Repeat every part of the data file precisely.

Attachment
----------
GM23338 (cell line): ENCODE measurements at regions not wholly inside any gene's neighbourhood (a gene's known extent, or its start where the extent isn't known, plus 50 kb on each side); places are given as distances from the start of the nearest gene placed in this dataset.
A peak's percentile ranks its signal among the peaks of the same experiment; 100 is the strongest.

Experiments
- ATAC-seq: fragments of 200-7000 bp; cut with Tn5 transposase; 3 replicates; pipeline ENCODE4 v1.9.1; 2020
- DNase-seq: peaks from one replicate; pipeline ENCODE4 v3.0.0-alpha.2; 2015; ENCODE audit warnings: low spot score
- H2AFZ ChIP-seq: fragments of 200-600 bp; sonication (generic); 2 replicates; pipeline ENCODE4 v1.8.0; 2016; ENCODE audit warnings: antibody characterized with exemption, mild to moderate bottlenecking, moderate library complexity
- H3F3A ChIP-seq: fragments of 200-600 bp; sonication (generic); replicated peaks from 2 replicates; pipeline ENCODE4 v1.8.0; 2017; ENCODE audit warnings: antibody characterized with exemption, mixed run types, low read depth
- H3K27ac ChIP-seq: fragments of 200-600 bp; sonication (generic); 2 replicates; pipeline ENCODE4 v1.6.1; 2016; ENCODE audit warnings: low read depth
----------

GM23338 (cell line): ENCODE measurements at regions not wholly inside any gene's neighbourhood (a gene's known extent, or its start where the extent isn't known, plus 50 kb on each side); places are given as distances from the start of the nearest gene placed in this dataset.
A peak's percentile ranks its signal among the peaks of the same experiment; 100 is the strongest.

Experiments
- ATAC-seq: fragments of 200-7000 bp; cut with Tn5 transposase; 3 replicates; pipeline ENCODE4 v1.9.1; 2020
- DNase-seq: peaks from one replicate; pipeline ENCODE4 v3.0.0-alpha.2; 2015; ENCODE audit warnings: low spot score
- H2AFZ ChIP-seq: fragments of 200-600 bp; sonication (generic); 2 replicates; pipeline ENCODE4 v1.8.0; 2016; ENCODE audit warnings: antibody characterized with exemption, mild to moderate bottlenecking, moderate library complexity
- H3F3A ChIP-seq: fragments of 200-600 bp; sonication (generic); replicated peaks from 2 replicates; pipeline ENCODE4 v1.8.0; 2017; ENCODE audit warnings: antibody characterized with exemption, mixed run types, low read depth
- H3K27ac ChIP-seq: fragments of 200-600 bp; sonication (generic); 2 replicates; pipeline ENCODE4 v1.6.1; 2016; ENCODE audit warnings: low read depth